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Triplet Higgs boson collider phenomenology after the LHC

Englert, Christoph; Re, Emanuele; Spannowsky, Michael

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Christoph Englert

Emanuele Re


ATLAS and CMS have discovered a standard model (SM) Higgs-like particle. One of the main discovery channels is the Higgs decay to two photons, which, at the moment, seems to be considerably enhanced over the standard model expectation. Models with additional charged matter coupling to the Higgs sector can enhance or decrease the h→γγ branching ratio. We take this as motivation to confront the so-called Georgi-Machacek model of Higgs triplets with the results of recent searches for a SM Higgs boson performed at the LHC. We also investigate the model in regions of the allowed parameter space relevant for a SM-like phenomenology. The Georgi-Machacek model avoids tree-level issues of the T parameter, while offering a vastly modified Higgs phenomenology compared to the standard model. This comes at the price of introducing another fine-tuning problem related to electroweak precision measurements. We investigate the collider phenomenology of the Georgi-Machacek model in the light of existing collider constraints beyond any effective field theory approximation and contextualize our findings with electroweak precision constraints.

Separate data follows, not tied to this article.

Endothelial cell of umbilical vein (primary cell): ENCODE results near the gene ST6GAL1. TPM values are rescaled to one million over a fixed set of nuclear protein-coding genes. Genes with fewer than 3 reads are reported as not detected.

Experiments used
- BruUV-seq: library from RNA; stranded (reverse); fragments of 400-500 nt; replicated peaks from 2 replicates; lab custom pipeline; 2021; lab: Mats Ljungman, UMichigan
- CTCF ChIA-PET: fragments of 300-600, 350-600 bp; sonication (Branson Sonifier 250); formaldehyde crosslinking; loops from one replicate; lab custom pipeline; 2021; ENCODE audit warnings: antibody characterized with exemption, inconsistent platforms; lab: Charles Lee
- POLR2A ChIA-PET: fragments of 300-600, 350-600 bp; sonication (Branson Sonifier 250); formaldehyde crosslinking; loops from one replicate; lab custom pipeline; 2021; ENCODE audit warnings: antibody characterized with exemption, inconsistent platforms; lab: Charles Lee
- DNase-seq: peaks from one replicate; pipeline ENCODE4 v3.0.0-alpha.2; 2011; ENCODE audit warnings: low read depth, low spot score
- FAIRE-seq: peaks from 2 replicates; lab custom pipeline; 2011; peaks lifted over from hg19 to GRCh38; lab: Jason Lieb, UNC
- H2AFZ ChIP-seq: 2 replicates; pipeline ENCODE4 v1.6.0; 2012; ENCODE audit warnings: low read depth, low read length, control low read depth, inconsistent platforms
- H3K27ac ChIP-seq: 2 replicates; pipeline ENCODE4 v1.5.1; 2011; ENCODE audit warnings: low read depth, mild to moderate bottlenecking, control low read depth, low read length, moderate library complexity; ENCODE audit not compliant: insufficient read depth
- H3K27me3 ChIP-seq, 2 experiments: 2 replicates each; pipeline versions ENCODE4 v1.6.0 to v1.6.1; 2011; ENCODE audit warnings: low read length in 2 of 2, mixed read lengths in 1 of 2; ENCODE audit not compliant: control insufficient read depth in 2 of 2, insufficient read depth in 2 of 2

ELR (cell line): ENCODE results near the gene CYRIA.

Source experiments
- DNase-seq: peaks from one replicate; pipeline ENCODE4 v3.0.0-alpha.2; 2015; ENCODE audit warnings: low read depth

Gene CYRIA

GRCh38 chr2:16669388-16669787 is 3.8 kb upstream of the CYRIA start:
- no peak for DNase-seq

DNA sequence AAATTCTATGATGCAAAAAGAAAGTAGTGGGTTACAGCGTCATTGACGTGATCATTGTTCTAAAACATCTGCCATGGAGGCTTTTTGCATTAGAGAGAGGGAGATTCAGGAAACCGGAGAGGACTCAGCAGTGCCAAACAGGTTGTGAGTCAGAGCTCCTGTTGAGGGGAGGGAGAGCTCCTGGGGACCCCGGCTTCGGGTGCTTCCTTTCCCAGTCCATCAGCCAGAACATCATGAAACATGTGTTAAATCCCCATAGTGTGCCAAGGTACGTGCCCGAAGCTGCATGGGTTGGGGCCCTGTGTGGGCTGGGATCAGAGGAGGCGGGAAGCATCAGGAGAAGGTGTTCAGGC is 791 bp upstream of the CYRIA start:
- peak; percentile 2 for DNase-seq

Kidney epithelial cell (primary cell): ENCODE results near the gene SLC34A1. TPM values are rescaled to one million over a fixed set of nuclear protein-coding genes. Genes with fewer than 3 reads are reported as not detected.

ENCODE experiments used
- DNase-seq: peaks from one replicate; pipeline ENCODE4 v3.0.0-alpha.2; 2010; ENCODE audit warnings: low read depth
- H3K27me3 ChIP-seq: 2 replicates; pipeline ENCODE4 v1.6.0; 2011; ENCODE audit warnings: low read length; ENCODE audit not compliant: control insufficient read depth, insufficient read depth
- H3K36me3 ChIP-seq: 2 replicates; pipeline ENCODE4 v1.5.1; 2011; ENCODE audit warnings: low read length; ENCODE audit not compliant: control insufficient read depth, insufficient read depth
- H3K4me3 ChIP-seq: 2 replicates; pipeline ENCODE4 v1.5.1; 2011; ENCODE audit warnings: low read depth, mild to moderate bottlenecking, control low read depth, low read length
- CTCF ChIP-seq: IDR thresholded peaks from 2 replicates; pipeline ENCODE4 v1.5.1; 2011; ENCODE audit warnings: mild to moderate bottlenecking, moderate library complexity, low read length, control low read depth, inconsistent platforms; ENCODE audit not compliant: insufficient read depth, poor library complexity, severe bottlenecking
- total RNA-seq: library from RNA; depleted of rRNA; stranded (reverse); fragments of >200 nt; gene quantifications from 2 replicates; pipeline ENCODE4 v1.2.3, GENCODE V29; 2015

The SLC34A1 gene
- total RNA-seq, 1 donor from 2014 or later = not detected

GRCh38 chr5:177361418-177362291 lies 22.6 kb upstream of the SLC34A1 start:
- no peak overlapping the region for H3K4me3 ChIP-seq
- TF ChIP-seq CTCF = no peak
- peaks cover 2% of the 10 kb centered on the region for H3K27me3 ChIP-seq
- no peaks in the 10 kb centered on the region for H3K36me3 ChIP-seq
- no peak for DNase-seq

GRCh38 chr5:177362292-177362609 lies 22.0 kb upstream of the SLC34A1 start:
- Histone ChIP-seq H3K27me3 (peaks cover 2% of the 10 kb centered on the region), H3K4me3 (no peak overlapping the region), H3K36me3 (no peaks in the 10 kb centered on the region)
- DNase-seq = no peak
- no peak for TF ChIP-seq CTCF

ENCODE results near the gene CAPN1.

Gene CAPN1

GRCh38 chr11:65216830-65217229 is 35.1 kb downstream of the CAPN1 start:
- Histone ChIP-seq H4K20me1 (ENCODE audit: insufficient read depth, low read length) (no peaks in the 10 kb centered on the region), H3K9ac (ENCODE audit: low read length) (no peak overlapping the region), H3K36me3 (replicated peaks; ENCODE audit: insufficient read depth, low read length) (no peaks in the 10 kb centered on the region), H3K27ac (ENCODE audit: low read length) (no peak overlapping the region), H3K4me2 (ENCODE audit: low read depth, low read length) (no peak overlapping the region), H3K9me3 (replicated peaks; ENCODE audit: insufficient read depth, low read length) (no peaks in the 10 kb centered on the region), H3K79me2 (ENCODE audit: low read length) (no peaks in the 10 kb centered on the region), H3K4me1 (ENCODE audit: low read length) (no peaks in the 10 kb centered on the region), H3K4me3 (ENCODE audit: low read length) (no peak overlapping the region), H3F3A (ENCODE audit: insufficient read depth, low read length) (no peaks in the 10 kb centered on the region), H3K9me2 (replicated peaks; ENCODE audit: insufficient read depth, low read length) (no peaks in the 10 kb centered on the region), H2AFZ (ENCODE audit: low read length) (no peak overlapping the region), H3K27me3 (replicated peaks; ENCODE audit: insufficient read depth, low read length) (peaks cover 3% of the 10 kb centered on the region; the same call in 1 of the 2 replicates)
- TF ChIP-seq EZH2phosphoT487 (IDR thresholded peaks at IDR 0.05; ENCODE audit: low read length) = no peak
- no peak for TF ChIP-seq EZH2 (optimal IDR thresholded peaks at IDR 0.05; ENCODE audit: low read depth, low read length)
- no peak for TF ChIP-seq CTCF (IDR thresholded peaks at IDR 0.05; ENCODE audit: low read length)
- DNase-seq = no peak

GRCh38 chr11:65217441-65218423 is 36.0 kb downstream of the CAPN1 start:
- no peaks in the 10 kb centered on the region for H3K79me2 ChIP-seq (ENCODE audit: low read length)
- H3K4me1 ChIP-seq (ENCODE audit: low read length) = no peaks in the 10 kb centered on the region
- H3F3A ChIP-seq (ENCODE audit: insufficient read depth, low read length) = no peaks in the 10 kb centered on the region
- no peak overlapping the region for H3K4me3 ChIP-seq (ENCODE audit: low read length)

Englert, C., Re, E., & Spannowsky, M. (2013). Triplet Higgs boson collider phenomenology after the LHC. Physical Review D, 87(9), Article 095014.

Journal Article Type Article
Publication Date May 23, 2013
Deposit Date Dec 12, 2014
Publicly Available Date May 21, 2015
Journal Physical Review D
Print ISSN 1550-7998
Electronic ISSN 1550-2368
Publisher American Physical Society
Peer Reviewed Peer Reviewed
Volume 87
Issue 9
Article Number 095014


Published Journal Article (3.3 Mb)

Copyright Statement
Reprinted with permission from the American Physical Society: Physical Review D 87, 095014 © 2013 by the American Physical Society. Readers may view, browse, and/or download material for temporary copying purposes only, provided these uses are for noncommercial personal purposes. Except as provided by law, this material may not be further reproduced, distributed, transmitted, modified, adapted, performed, displayed, published, or sold in whole or part, without prior written permission from the American Physical Society.

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